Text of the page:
In 2016, the Catholic Church issued new universal guidelines for the formation of priests. These guidelines would mean significant changes to seminaries and dioceses as they form young men for the priesthood. Each country was then tasked with taking those guidelines and developing a new “Program of Priestly Formation.” This would be the sixth edition of the Program of Priestly Formation (PPF 6) in the United States. The PPF 6 was promulgated on Aug. 4, 2022.
|Father Nick Nelson
Handing on the Faith
The formation of priests is something that all Catholics should be interested in. I know that many of you are very invested in vocations to the priesthood through prayer and finances. You write cards to the seminarians, you send money, you are praying, you are talking to young men and encouraging them to consider the seminary. I know you get excited when you hear of a young man going to the seminary, especially if he is from your parish.
I know all this because you tell me so. As director of vocations for the Diocese of Duluth, I thought I would use my column this month to talk about the changes that we see in PPF 6. And while a lot of details still need to be straightened out, and we need to see how this plays out in practical terms, there is still much I can write about already.
The first change to note is that the church will no longer speak in terms of academic phases such as college seminarian, pre-theologian, or theologian, or a seminarian in philosophy or theology, or a man in minor seminary or major seminary. The church wants to speak of “stages.” There are four stages now, and they are sequential. Every man needs to meet specific objectives before moving on to the next stage. The first stage is the propaedeutic stage, followed by the discipleship stage, followed by the configuration stage, and finally, the vocational synthesis stage.
The propaedeutic stage is meant to be a pre-academic stage. This is altogether new. In PPF 5, men would immediately be taking a full load of classes. In PPF 6, the most they can take is 12 credit hours. The focus is on human and spiritual formation. The men are to grow in greater self-knowledge and learn to pray to God in a relational way. This stage is to be no less than 12 months and is to have a component that strengthens the man’s relationship with his diocese. The goal of this stage is to strengthen and heal what may have been wounded and to give them the solid foundation needed before the more formal formation begins.
The discipleship stage is basically the old philosophy level. This is the majority of a man’s time at college seminary or what we used to call pre-theology for those who are entering formation already having a college degree.
The configuration stage is basically the old theology level. After completing his philosophy degree or its equivalent, a seminarian would study theology for four years. This stage, as the name suggests, is about the seminarian configuring himself to Christ the high priest. Formation includes learning to do what priests do on a day-to-day basis. Instead of discerning, “Am I called to be a priest?,” a man has the understanding, “I am called ….”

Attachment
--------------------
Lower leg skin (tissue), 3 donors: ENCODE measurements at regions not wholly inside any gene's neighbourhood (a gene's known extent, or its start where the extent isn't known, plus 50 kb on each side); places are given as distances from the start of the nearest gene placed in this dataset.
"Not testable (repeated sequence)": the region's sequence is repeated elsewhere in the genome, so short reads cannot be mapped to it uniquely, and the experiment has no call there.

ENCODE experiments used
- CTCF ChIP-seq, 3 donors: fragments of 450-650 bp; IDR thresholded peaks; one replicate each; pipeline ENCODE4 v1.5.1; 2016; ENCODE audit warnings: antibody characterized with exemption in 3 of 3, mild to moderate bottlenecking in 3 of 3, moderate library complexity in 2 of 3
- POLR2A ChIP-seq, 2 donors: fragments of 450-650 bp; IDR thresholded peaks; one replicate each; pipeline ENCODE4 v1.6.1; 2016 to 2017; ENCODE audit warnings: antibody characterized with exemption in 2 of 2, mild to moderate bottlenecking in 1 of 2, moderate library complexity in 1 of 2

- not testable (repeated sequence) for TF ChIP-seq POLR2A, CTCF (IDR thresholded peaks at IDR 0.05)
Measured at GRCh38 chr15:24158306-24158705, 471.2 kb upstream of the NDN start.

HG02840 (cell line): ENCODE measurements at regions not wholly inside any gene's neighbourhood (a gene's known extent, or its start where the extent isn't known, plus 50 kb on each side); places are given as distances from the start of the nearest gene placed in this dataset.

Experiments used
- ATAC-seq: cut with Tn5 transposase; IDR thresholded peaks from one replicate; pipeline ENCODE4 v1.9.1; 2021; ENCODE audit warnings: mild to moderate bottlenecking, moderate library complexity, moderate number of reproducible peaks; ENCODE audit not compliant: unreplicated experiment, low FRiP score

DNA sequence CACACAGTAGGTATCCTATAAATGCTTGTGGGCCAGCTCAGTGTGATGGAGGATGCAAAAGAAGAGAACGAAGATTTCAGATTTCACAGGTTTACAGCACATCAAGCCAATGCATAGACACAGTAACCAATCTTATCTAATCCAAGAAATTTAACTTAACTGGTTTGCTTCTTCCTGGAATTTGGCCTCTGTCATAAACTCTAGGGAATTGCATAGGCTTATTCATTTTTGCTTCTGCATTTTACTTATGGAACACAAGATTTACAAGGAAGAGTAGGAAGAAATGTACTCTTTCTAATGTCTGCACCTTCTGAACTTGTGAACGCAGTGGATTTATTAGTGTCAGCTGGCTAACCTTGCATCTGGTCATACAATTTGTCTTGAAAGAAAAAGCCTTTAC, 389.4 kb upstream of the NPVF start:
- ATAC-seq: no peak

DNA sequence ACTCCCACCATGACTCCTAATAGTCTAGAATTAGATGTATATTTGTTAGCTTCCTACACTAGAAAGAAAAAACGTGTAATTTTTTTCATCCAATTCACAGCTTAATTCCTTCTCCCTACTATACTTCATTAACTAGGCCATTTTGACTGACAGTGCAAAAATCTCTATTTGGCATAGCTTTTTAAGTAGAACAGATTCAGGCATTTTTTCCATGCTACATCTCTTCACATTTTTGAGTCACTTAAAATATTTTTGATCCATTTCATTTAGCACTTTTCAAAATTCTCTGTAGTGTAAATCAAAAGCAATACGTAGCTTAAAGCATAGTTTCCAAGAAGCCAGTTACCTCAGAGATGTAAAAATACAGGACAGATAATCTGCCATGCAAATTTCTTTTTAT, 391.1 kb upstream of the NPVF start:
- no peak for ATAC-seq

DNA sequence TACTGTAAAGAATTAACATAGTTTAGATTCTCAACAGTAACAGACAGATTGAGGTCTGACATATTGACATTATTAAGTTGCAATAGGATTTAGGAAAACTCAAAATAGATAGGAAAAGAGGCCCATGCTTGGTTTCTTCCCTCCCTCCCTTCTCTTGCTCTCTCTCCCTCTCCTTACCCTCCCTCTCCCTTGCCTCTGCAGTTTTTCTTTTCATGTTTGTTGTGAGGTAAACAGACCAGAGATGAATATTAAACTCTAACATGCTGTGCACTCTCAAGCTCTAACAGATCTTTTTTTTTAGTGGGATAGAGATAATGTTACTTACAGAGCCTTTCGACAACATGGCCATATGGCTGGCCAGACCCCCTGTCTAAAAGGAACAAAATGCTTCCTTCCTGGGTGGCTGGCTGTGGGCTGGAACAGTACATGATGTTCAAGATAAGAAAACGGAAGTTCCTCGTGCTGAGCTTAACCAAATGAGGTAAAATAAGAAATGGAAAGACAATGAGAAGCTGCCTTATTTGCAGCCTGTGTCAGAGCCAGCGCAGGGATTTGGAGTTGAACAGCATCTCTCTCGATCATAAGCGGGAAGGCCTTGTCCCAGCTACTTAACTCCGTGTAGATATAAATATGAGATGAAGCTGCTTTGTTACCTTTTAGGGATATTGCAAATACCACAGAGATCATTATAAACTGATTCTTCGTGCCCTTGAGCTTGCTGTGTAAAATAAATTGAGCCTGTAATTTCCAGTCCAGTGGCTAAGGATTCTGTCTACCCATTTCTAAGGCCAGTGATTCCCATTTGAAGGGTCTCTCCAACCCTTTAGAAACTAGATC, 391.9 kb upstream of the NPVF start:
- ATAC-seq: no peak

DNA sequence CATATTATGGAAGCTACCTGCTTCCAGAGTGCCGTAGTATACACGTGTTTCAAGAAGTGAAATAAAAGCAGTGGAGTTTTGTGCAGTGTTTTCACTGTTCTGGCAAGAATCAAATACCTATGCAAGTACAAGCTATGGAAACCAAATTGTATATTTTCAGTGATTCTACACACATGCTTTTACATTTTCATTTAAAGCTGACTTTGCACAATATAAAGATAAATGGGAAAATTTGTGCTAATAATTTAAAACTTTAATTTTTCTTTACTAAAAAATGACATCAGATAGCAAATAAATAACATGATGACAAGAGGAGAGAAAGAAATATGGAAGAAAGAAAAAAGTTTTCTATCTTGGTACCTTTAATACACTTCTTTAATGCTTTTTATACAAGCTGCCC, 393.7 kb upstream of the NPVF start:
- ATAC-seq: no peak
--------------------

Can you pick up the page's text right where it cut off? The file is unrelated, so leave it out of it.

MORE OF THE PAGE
The vocational synthesis stage, as is the propaedeutic stage, is altogether new. After and only after the previous three stages are completed, including all theology classes, a man may be ordained a transitional deacon. He now begins the vocational synthesis stage. He minsters as a deacon for a minimum of six months in a parish. This stage allows the man to transition from seminary to the priesthood and integrate himself into the fraternity of priests in the diocese before ordination to the priesthood.
I could mention a number of the questions that arise and follow from the new Program of Priestly Formation. I will mention two. One, we will no longer see deacons in the seminary. They will finish their seminary time and then be a deacon back in the diocese. Therefore, does the requirement of six months as a deacon following seminary mean that a man will be ordained a priest in December? There is discussion whether a seminary can squeeze four years of theology into three and a half, so that he could finish seminary in December, be ordained a deacon, and then be ordained a priest in June. This all still needs to be seen.
Second, how soon will we begin to actually speak of these stages in our everyday usage concerning vocations? People intuitively grasp “college seminary” and “major seminary.” It will take awhile for people to understand what we mean when we say “discipleship stage” or “configuration stage.” Most likely, we will have to add that the man in discipleship stage is at the college seminary. This year for the vocation poster, we will begin to use these stages to indicate where a man is in regards to his formation.
Finally, and most important, please continue to pray for, encourage, and financially support our seminarians. This fall, we will have five new men entering the seminary! We may even have one or two more enter in January too! We haven’t had a new class that large for years. God is providing laborers for his vineyard!
Father Nick Nelson is pastor of Queen of Peace and Holy Family parishes in Cloquet. He studied at The Pontifical John Paul II Institute for Studies on Marriage and Family in Rome. Reach him at [email protected].